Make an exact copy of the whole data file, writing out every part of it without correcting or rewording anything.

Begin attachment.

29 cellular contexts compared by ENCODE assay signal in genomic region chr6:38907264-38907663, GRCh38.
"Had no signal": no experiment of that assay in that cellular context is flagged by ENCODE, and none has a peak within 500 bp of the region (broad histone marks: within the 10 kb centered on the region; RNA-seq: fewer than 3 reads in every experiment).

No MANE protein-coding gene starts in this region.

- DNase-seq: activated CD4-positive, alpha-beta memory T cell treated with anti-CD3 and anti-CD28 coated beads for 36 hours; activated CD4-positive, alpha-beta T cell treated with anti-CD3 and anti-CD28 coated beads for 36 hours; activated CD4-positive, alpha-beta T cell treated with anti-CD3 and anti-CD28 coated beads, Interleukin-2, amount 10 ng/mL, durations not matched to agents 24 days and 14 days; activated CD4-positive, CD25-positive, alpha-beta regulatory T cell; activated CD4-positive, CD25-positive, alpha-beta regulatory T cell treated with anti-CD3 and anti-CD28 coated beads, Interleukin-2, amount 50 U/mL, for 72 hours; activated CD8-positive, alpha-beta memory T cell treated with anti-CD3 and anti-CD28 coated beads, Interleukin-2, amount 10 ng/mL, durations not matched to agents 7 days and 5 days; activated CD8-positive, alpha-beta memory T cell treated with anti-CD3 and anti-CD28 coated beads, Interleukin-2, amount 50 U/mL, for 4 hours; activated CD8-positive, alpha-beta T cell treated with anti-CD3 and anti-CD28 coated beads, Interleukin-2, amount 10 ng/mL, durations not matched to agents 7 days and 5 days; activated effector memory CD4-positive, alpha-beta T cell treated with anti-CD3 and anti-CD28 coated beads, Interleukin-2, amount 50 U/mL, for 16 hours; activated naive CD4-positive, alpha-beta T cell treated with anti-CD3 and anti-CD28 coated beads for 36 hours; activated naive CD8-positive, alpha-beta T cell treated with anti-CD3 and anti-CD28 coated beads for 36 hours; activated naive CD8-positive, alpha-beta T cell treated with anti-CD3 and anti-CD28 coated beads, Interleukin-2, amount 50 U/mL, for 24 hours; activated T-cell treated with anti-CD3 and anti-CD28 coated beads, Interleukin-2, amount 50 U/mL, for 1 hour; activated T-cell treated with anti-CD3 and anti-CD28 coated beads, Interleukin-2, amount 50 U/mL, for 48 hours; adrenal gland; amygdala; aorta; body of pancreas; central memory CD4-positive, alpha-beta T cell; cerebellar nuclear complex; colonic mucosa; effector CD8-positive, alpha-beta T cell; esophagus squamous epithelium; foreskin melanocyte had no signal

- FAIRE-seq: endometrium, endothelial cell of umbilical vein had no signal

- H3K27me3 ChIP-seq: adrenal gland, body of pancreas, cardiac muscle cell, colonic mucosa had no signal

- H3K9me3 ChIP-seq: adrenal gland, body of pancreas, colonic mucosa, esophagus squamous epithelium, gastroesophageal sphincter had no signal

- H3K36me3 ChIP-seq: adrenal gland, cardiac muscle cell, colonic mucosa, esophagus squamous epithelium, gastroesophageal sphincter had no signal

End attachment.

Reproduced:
29 cellular contexts compared by ENCODE assay signal in genomic region chr6:38907264-38907663, GRCh38.
"Had no signal": no experiment of that assay in that cellular context is flagged by ENCODE, and none has a peak within 500 bp of the region (broad histone marks: within the 10 kb centered on the region; RNA-seq: fewer than 3 reads in every experiment).

No MANE protein-coding gene starts in this region.

- DNase-seq: activated CD4-positive, alpha-beta memory T cell treated with anti-CD3 and anti-CD28 coated beads for 36 hours; activated CD4-positive, alpha-beta T cell treated with anti-CD3 and anti-CD28 coated beads for 36 hours; activated CD4-positive, alpha-beta T cell treated with anti-CD3 and anti-CD28 coated beads, Interleukin-2, amount 10 ng/mL, durations not matched to agents 24 days and 14 days; activated CD4-positive, CD25-positive, alpha-beta regulatory T cell; activated CD4-positive, CD25-positive, alpha-beta regulatory T cell treated with anti-CD3 and anti-CD28 coated beads, Interleukin-2, amount 50 U/mL, for 72 hours; activated CD8-positive, alpha-beta memory T cell treated with anti-CD3 and anti-CD28 coated beads, Interleukin-2, amount 10 ng/mL, durations not matched to agents 7 days and 5 days; activated CD8-positive, alpha-beta memory T cell treated with anti-CD3 and anti-CD28 coated beads, Interleukin-2, amount 50 U/mL, for 4 hours; activated CD8-positive, alpha-beta T cell treated with anti-CD3 and anti-CD28 coated beads, Interleukin-2, amount 10 ng/mL, durations not matched to agents 7 days and 5 days; activated effector memory CD4-positive, alpha-beta T cell treated with anti-CD3 and anti-CD28 coated beads, Interleukin-2, amount 50 U/mL, for 16 hours; activated naive CD4-positive, alpha-beta T cell treated with anti-CD3 and anti-CD28 coated beads for 36 hours; activated naive CD8-positive, alpha-beta T cell treated with anti-CD3 and anti-CD28 coated beads for 36 hours; activated naive CD8-positive, alpha-beta T cell treated with anti-CD3 and anti-CD28 coated beads, Interleukin-2, amount 50 U/mL, for 24 hours; activated T-cell treated with anti-CD3 and anti-CD28 coated beads, Interleukin-2, amount 50 U/mL, for 1 hour; activated T-cell treated with anti-CD3 and anti-CD28 coated beads, Interleukin-2, amount 50 U/mL, for 48 hours; adrenal gland; amygdala; aorta; body of pancreas; central memory CD4-positive, alpha-beta T cell; cerebellar nuclear complex; colonic mucosa; effector CD8-positive, alpha-beta T cell; esophagus squamous epithelium; foreskin melanocyte had no signal

- FAIRE-seq: endometrium, endothelial cell of umbilical vein had no signal

- H3K27me3 ChIP-seq: adrenal gland, body of pancreas, cardiac muscle cell, colonic mucosa had no signal

- H3K9me3 ChIP-seq: adrenal gland, body of pancreas, colonic mucosa, esophagus squamous epithelium, gastroesophageal sphincter had no signal

- H3K36me3 ChIP-seq: adrenal gland, cardiac muscle cell, colonic mucosa, esophagus squamous epithelium, gastroesophageal sphincter had no signal